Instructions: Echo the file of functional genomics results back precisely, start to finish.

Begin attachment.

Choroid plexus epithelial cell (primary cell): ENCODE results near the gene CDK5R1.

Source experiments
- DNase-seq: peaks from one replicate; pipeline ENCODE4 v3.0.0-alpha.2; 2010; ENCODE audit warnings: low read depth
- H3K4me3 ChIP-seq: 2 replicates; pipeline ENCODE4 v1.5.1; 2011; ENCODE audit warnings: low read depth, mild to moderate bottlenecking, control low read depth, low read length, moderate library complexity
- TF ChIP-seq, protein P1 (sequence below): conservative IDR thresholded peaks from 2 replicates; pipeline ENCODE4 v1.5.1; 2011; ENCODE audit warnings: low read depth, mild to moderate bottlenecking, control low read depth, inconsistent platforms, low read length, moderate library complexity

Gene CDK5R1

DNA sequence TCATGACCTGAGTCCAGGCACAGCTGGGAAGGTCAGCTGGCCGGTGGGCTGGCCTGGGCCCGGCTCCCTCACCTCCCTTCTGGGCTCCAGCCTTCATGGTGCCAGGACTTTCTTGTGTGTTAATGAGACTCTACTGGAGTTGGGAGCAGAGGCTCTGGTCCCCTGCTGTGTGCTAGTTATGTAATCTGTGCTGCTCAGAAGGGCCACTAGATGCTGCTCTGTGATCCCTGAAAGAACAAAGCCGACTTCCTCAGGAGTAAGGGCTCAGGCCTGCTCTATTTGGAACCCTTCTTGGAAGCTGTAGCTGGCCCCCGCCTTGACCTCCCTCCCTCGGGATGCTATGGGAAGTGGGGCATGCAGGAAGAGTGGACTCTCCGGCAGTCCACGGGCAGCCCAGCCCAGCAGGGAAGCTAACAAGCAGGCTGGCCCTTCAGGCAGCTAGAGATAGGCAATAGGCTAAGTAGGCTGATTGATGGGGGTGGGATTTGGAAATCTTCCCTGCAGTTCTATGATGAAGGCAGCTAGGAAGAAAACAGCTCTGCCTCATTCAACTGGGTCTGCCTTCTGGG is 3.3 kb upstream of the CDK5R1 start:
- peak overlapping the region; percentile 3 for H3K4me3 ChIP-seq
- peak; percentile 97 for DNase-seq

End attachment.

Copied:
Choroid plexus epithelial cell (primary cell): ENCODE results near the gene CDK5R1.

Source experiments
- DNase-seq: peaks from one replicate; pipeline ENCODE4 v3.0.0-alpha.2; 2010; ENCODE audit warnings: low read depth
- H3K4me3 ChIP-seq: 2 replicates; pipeline ENCODE4 v1.5.1; 2011; ENCODE audit warnings: low read depth, mild to moderate bottlenecking, control low read depth, low read length, moderate library complexity
- TF ChIP-seq, protein P1 (sequence below): conservative IDR thresholded peaks from 2 replicates; pipeline ENCODE4 v1.5.1; 2011; ENCODE audit warnings: low read depth, mild to moderate bottlenecking, control low read depth, inconsistent platforms, low read length, moderate library complexity

Gene CDK5R1

DNA sequence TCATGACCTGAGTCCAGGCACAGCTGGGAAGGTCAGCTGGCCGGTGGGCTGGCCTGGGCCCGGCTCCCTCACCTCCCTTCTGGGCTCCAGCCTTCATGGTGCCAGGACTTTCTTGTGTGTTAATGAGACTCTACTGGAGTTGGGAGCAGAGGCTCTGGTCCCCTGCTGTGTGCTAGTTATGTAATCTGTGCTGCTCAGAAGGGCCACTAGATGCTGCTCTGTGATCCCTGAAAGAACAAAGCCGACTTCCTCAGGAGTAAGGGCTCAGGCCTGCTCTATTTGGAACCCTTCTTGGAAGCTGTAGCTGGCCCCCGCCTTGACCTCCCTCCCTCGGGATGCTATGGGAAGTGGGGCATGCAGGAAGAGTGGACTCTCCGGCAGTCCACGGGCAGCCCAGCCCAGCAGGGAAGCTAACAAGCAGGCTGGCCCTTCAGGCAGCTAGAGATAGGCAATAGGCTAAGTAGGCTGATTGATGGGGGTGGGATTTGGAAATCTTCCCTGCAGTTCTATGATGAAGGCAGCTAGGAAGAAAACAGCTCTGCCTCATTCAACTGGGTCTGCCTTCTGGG is 3.3 kb upstream of the CDK5R1 start:
- peak overlapping the region; percentile 3 for H3K4me3 ChIP-seq
- peak; percentile 97 for DNase-seq